The Mudcat Café TM
Thread #67723   Message #3551299
Posted By: Jim Carroll
21-Aug-13 - 04:46 AM
Thread Name: Origins: Are You Ready for a War?/We are the Irish
Subject: RE: Origins: Are You Ready for a War?/We are the Irish
FROM CHILDREN'S GAMES THROUGHOUT THE YEAR LESLIE DAIKEN 1949
JIM CARROLL
Warlike games have always appealed to boys above a certain age, and nowhere more than in the places of Ireland near where actual battles or sieges took place. The persistence of the Martial Games has been most extraordinary. It is a subject which has received little attention from historians or folklorists, although it offers fascinating scope for those who would ordinarily try to probe the aggressive instincts of the human race. Foreign elements are more quick to respond to this behaviour than in emulating other customs of the ancient country in which they would take root. For example, it is of considerable historical interest to note that the Huguenot community in the south of Ireland formed a branch of the Irish Volunteer Corps in 1780 for their children who delighted in playing at fighting games1 among themselves.
ROMAN SOLDIERS
The Game of Conquest most widespread among English children is that known as The Roman Soldiers, in which the players divide up into two equal sides. Standing in two lines, A (the Romans) and-B (the English), they face each other a few yards apart, and begin to exchange parley in sung verses alternately. Both sides then stand still, point their left arms at each other and shout "Shoot! Bang! Fire!", and then engage in a fight. After a general scuffle, both sides form a ring and walk round, singing and going through the various actions described in the verses. The antiquity of this game is fairly evident from the text. FragĀ¬ments of the "words-of-command" appear to have crept into some of the street rhymes referred to in other chapters.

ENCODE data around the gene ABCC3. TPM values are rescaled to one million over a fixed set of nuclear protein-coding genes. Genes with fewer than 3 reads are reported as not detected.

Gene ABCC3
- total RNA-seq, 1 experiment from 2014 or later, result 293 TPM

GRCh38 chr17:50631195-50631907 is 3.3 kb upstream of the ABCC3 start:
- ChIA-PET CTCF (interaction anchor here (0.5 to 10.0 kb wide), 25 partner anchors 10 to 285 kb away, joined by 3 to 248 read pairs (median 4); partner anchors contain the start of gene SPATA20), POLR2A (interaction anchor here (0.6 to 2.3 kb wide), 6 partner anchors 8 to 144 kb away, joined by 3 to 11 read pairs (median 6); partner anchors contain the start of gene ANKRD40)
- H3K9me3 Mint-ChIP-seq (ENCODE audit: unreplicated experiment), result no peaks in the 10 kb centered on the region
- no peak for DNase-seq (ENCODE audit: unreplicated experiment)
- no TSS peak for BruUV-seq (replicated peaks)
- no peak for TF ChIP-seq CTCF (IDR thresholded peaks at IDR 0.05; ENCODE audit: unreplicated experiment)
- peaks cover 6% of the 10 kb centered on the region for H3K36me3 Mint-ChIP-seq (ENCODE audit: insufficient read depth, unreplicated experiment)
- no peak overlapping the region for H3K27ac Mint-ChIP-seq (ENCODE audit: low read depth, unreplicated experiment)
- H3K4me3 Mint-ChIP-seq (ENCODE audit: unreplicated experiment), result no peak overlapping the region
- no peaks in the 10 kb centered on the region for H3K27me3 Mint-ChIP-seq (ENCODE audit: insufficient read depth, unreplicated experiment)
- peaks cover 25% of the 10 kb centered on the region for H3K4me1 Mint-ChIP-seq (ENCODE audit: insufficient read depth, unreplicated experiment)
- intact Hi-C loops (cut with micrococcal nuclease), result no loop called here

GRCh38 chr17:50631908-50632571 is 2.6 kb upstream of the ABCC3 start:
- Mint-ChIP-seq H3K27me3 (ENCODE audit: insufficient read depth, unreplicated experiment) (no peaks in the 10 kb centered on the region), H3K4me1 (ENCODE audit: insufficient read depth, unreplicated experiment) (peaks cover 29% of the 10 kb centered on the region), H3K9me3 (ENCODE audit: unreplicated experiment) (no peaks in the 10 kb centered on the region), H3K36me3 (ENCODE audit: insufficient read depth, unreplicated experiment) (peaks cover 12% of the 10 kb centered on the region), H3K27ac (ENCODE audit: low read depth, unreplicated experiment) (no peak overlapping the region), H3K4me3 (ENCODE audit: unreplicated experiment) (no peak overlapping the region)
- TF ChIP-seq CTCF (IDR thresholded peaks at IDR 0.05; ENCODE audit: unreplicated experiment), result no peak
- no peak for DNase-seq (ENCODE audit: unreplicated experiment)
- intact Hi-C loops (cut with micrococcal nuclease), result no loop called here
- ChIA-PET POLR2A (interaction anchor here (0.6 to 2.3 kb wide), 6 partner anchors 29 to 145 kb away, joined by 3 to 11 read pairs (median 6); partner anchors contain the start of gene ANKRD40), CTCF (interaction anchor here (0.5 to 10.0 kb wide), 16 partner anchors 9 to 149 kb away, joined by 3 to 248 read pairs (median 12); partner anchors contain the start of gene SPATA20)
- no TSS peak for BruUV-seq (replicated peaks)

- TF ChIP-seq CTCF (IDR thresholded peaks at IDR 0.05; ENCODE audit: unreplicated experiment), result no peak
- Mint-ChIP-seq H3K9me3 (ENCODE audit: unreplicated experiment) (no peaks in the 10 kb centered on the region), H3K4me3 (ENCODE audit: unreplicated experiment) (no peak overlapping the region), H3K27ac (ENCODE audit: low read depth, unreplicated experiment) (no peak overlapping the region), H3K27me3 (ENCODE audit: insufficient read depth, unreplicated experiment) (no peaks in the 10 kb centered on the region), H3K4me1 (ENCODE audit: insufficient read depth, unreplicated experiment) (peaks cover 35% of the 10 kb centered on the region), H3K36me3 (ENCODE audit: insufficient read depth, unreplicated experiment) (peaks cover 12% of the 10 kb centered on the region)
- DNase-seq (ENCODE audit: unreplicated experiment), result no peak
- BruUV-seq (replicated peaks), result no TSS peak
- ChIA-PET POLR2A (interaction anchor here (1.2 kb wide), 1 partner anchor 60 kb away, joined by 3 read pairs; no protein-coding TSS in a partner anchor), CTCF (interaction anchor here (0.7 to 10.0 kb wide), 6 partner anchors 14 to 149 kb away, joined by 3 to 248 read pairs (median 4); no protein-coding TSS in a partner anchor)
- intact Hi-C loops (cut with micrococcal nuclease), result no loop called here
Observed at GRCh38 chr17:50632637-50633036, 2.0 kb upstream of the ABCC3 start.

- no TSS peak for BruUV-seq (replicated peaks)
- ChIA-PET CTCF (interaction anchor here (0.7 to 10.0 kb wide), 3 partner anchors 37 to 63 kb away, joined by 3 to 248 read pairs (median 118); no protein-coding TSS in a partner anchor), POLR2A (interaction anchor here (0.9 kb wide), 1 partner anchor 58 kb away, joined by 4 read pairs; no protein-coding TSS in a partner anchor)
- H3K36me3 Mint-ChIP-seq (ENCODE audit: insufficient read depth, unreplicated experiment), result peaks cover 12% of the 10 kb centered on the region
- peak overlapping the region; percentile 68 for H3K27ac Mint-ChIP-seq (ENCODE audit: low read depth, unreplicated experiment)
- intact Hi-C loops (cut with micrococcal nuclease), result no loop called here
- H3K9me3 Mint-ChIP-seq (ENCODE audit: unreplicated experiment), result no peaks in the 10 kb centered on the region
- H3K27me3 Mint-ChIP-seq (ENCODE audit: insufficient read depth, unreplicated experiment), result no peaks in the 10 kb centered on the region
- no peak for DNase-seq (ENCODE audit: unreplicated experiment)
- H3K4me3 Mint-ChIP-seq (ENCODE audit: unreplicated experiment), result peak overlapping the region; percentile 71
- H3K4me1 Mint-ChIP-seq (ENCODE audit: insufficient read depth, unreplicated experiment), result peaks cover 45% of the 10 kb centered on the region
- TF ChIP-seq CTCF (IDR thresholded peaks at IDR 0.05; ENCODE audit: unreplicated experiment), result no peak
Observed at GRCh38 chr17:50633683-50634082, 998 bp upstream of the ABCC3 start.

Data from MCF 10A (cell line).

Just as the Roman Invasion of Britain is remembered in this game, so the British brought it with them to several cities. In garrison towns like Tipperary, a version has been noted in which the opening challenge runs:

Are you ready for a fight?
For we are Irish soldiers,

A nice adaptation made by the children themselves.
Of course, the same game is reflected in the pattern of Cowboys and Indians, Gangsters and G-Men and other modernisations.
That it came to Ireland by way of the English soldiery is the case contended here, and its persistence in Dublin, notably in the SLUMS, IS due to the influence of English rule. O'Casey, (I Knock at the Door) in fact, in the quotation of the game, reveals the local irishisms in the very opening line, i.e. "We are ready for to fight . . The extract reads:

"... a green sash to go across his breast; blue belt round his waist; and many coloured strips waving gaily from his cap. Then armed with a home-made wooden sword, he turned himself into a warrior, a conqueror of many, bent on battle, free from terror, ready to strike at the first enemy that came near, as he strode along streaming with coloured orders presented to him by Her Majesty Queen Victoria. Whenever a chance came he would share his treasure with a group of Catholic boys, just home from school, decorating them with minor-coloured strips, changing them into soldiers, sergeants, with an ensign carrying a many-hued paper flag, and a drummer bearing on his hip a tin, veiled in strips of yellow and blue, rallying away for dear life, while the boys sang at the top of their voices,